There are less molecules than atoms, less cells than molecules and so on. An important stage in the development of any area of study involves the emergence and clarification of collective terms within the domain. The word “element” has always been with us, but it assumed a new and significant application in the study of chemistry in the 18/19 centuries.


    I may want to talk about the entities that stock the narrative that has given rise to us, the humans, starting with the big bang. Lets say at the very least I may want to talk about atoms and molecules together. Is there a collective term that I can use?? What if I want to talk about atoms molecules, cells and multi-celled organisms?  If I want to talk about apples and bananas I can refer the conversation to the collective term “fruit”. But Is there a collective term that I can use if I want to refer the sequence of entities that has given rise to me and my kind? Why would a collective term be necessary? Perhaps because something needs to be said about them collectively. Karen, in addressing myself to the question that you pose in the opening comment on this thread I find the need for application of such a collective term. The one I use is the term “Priunit”. A priunt is any kind of entity that has lead from the big bang to us (atoms, molecules, cells multi-celled organisms)


    Karren, we may extend your question as follows; is it likely that we as humans are to future entities as our cells are to us, as molecules are to cells, as atoms are to molecules, as sub-atomic particles are to atoms. (as hydrogen is to all other atoms!!)


    If you have a collective term it is much easier to talk about the narrative to which the term pertains. What can be said about the narrative of priunits?  Firstly, it is the narrative that has lead to the emergence of the human in the cosmos, secondly, the genetic/evolutionary is a phase in the narrative, preceded by the molecular and the atomic (before that the pre-atomic). Perhaps superseded by a phase beyond the classical evolutionary as characterised by what we encounter in the human realm. We can also say that as the narrative has unfolded the nature of the average priunit becomes increasingly complex.  We can say that each priunit is composed of an assembly of priunits from a prior phase. But also, that the total number of them is decreasing. Of course, it depends on how you count. By one mode of counting we can say that the number is actually increasing. My point is that the cosmos keeps on producing colective domains with less and less entities in them (less living things than cells etc) The fundamental cosmic narrative could be seen as a journey through the concept of unity.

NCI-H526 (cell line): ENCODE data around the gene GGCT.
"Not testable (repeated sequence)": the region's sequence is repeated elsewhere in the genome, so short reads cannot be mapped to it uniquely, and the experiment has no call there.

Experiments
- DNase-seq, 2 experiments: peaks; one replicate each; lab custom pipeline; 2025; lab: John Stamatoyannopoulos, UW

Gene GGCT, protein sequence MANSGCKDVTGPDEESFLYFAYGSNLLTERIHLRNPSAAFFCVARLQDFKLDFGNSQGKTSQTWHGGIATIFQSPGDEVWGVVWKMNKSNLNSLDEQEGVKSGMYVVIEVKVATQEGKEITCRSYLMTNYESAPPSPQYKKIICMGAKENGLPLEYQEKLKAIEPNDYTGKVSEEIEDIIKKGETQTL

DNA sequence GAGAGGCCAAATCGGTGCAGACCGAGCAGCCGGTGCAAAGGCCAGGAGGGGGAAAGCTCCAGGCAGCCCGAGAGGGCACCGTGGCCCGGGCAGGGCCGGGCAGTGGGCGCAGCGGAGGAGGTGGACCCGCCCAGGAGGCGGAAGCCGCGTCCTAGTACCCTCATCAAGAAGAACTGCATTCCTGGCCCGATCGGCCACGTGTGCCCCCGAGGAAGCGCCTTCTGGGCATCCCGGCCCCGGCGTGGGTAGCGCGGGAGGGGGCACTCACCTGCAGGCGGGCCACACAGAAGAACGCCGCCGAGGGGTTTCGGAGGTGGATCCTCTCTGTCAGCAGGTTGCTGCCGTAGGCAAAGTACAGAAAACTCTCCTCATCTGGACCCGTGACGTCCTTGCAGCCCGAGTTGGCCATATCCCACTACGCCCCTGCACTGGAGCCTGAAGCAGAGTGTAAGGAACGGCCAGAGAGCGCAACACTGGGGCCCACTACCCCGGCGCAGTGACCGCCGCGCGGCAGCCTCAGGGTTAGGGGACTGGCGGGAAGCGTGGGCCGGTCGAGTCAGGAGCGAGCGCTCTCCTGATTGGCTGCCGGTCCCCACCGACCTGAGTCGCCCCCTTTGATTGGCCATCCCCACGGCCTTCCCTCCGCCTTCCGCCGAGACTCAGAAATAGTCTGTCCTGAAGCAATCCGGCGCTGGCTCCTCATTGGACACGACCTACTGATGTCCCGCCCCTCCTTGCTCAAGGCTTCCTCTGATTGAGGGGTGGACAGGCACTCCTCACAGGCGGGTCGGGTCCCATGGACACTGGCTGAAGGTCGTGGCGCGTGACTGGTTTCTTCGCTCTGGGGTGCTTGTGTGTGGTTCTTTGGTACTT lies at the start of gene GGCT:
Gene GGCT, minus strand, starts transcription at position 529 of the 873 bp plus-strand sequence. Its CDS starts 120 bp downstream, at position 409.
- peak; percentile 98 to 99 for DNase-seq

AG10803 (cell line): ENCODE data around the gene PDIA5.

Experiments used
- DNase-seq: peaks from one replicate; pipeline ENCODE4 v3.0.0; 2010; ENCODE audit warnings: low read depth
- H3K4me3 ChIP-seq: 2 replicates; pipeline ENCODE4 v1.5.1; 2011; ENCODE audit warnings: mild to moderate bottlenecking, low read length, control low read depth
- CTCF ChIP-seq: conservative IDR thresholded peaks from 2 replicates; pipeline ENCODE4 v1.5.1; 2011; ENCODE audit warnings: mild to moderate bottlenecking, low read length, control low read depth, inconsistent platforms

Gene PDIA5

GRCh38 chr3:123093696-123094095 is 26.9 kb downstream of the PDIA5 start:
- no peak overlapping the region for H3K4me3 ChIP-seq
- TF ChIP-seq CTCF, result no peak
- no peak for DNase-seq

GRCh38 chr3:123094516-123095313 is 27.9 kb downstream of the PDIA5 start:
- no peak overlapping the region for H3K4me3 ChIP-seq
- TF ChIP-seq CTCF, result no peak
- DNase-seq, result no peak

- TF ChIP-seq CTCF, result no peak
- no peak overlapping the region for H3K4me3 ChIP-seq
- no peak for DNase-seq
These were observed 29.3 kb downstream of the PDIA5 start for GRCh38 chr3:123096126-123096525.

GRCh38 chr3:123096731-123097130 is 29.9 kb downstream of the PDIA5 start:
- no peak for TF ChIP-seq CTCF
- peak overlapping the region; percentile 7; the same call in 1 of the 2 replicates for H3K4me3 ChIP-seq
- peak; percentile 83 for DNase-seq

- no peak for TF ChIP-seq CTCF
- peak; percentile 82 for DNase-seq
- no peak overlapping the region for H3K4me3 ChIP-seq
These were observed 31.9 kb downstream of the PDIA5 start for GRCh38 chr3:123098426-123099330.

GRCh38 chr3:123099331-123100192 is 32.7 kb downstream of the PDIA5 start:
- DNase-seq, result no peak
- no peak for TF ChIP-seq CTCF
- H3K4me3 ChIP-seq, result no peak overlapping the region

On the face of it, this is not obvious. For example, when we look at the realm of the living, we see a significant proliferation of life on earth. But of course, the more living things you have, the less overall priunits you have.


    Perhaps the most interesting thing about the narrative that has given rise to is is that we are such that we can consciously participate in its continuation from where it has left us. Much of the conversation that centres around progress in the human realm centres around the possible impact of what we might call “classical” evolution on that progress. We know of course that classical evolution has been the main player in the emergence of the human. The question is, whether or not classical evolution is the only thing to consider when examining the dynamics by which humanity progresses. If we could choose to progress by the dynamics of classical evolution alone, would we?? Are we equipped to choose one way or another?  It seems to me that much of what you witness in human behavior and all that goes with it involves humanity undertaking to operate and progress beyond the dictates of the classical evolutionary dynamics that gave rise to it in the first place. Is it possible that we are making this choice in the hope of favouring the presiding narrative, that began with the big bang over its most recent/well documented phase, the classical evolutionary? We could say that much of what we encounter in the human realm involves a play between classical evolution and the narrative of priunits. This has given rise to much by way of moral and legal codes, both religious and secular. Also, the fundamental imperative towards a state of “oneness” and its relationship to an element central to many religions can not be ignored.


  • Monday, January 16, 2017 12:44 AM
    Reply # 4549845 on 3414766

    Jack, several useful perspectives here. Keep digging.


    Jack Pearce

  • Monday, January 16, 2017 6:47 AM
    Reply # 4550399 on 3414766

    Thanks Jack. Will do!!